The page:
Griff the Invisible

Griff the Invisible

Director: Leon Ford
Starring: Ryan Kwanten, Maeve Dermody, Toby Schmitz, and Patrick Brammall
Distributor: Paramount Pictures
Runtime: 92 mins. Reviewed in Nov 2011
| JustWatch |
Rating notes: Coarse language and infrequent violence

This romantic, comedy-drama by Australian actor, Leon Ford (“Beneath Hill 60”), premiered at the Toronto International Film Festival in 2010, and is Ford’s first feature film. Australian in concept, production and direction, it uses Sydney and its immediate locations to wonderful advantage. Central Railway Station in Sydney is instantly recognizable, and looks great on film. The film features Sydney, not as a glossy city with a famous scenic harbour, but as a city where there are mean backstreets, and where the occurrence of crime and the appearance of police are altogether too frequent. The hero of the movie is Griff, a masked crusader, who exists to battle evil, and to bring justice to people in need. Weak by day, and strong by night, he delivers justice with fierce determination.

Griff (Ryan Kwanton) is a pathologically shy, reclusive young man, who works at an unnamed shipping company somewhere in Darling Harbour, Sydney, and is bullied mercilessly by his fellow co-worker, Tony (Toby Schmitz). Griff is different and is laughed at by those around him; to them he is a dreamer, who doesn’t mix. But, in fantasy and reality, he is a masked super-hero, who rescues people at night in the streets of inner-Surry Hills when they are attacked or robbed. At times, we never know for sure whether Griff’s escapades are imaginary, or real, but this is the sort of film where it doesn’t matter. Tim, his older brother (Patrick Brammall), has come to Sydney from Adelaide to protect Griff, and introduces Griff to his girl-friend, Melody (Maeve Dermody), a young science-minded woman, who believes in seemingly nonsensical things, such as walking through walls, and cats living in nine parallel universes. Attracted to Griff’s imagination, because she sees a fit with her own oddness, Melody falls for Griff and encourages his superhero crusade.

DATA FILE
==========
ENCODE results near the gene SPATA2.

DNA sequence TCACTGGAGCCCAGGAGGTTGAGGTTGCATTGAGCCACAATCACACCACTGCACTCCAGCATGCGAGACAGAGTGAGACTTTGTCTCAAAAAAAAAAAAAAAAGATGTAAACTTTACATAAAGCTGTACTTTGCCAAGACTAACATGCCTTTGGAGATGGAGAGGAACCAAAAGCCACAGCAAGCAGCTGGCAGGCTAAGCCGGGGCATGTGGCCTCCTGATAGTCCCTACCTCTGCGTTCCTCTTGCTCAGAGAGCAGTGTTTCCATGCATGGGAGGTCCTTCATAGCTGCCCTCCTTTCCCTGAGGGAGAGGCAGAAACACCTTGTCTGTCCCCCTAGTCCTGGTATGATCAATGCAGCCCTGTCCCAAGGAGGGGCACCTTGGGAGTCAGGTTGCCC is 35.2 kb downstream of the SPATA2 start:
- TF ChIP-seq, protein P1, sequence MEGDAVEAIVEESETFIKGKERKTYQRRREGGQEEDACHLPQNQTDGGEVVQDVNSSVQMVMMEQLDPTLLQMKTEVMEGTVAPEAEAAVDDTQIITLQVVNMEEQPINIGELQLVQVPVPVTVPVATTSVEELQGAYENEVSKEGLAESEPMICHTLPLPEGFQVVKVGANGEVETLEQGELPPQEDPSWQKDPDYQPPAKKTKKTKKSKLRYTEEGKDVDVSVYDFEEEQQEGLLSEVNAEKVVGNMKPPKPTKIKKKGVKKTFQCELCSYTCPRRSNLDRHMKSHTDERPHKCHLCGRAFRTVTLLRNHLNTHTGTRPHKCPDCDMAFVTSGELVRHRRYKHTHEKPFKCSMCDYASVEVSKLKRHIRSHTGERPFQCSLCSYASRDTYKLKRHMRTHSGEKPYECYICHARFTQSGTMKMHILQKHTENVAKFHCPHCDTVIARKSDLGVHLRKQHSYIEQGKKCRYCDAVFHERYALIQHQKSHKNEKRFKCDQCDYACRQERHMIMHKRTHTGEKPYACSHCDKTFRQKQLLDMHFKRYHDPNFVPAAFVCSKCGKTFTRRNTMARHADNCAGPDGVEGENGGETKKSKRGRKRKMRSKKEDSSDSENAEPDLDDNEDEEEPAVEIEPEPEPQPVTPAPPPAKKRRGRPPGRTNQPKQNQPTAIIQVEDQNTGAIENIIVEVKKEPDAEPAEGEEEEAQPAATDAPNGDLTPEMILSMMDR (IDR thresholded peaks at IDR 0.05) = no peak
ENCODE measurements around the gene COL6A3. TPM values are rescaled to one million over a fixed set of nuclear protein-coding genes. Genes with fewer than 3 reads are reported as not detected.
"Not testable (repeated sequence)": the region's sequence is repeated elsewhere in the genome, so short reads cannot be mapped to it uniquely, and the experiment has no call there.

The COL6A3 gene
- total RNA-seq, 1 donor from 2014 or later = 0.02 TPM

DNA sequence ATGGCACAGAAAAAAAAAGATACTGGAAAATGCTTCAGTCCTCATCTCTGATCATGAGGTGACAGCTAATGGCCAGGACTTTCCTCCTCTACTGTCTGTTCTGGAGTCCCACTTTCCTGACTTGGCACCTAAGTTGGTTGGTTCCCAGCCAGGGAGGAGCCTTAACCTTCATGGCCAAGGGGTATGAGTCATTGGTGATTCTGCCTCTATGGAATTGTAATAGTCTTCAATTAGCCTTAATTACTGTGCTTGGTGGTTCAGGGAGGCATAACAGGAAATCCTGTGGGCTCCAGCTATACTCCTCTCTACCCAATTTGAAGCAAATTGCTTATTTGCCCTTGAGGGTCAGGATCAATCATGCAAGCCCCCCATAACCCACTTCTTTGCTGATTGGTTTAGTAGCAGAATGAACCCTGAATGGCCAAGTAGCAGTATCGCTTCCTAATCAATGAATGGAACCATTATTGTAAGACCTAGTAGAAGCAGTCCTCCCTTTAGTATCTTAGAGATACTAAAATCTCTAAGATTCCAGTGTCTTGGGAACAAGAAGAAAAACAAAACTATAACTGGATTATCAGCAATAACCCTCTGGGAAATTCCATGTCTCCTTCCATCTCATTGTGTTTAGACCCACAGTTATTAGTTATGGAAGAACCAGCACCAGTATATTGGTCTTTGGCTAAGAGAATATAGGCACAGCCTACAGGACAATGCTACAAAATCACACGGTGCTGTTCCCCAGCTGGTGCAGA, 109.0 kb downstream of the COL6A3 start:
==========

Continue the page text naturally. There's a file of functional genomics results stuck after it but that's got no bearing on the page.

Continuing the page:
Griff needs to be invisible, because he is a vulnerable target for others if people can see him, and Melody makes him a special suit to wear. She knows he is visible in it, but Griff thinks he isn’t. Griff loses his job at work, and he has an identity crisis. He wonders why it is that only Melody acknowledges him as a superhero, and why he is regarded generally as a freak. He decides to give up his crusade and return to reality so as to court Melody in a normal way, but she rejects him because he no longer shares her imaginary “bubble”. Love pulls him back into Melody’s bubble, and Griff re-enters his world of fantasy. The final scenes show Griff in Melody’s invisible suit, which everybody else, but Griff, knows doesn’t work.

Both Griff and Melody are characters, caught in their own madness, who instil oddness with warmth, and appeal. They are a delightful couple, who gain total pleasure in being social misfits in a world they create for themselves. The acting of Kwanton and Dermody gives surprising depth to a touching story, and Ford laces the attraction between Griff and Melody with invention and wit.

The bizarreness of Griff’s and Melody’s behaviour aside, the movie turns out to be a tale, tinged with sadness stemming from loneliness, about the love-attraction between two very unusual people. The relationship between Griff and Melody is drawn delicately. The fertile imagination of Ford is behind the story, and he unfolds the attraction between the two leads in a comic and charming way. The production of the movie is impressive, and obviously helped by the executive skills of Jan Chapman, who produced “The Piano” (1993).

It takes a little time for the impact of this movie to seep in, but when it does, and Melody begins to absorb Griff into her own delusions, the delight the film engenders becomes tangible. The film is very entertaining, and it lingers in your mind as a very enjoyable and original experience.

The film is in limited release, and word will undoubtedly spread on how sweet and beguiling this home-grown piece of Australian cinema really is.

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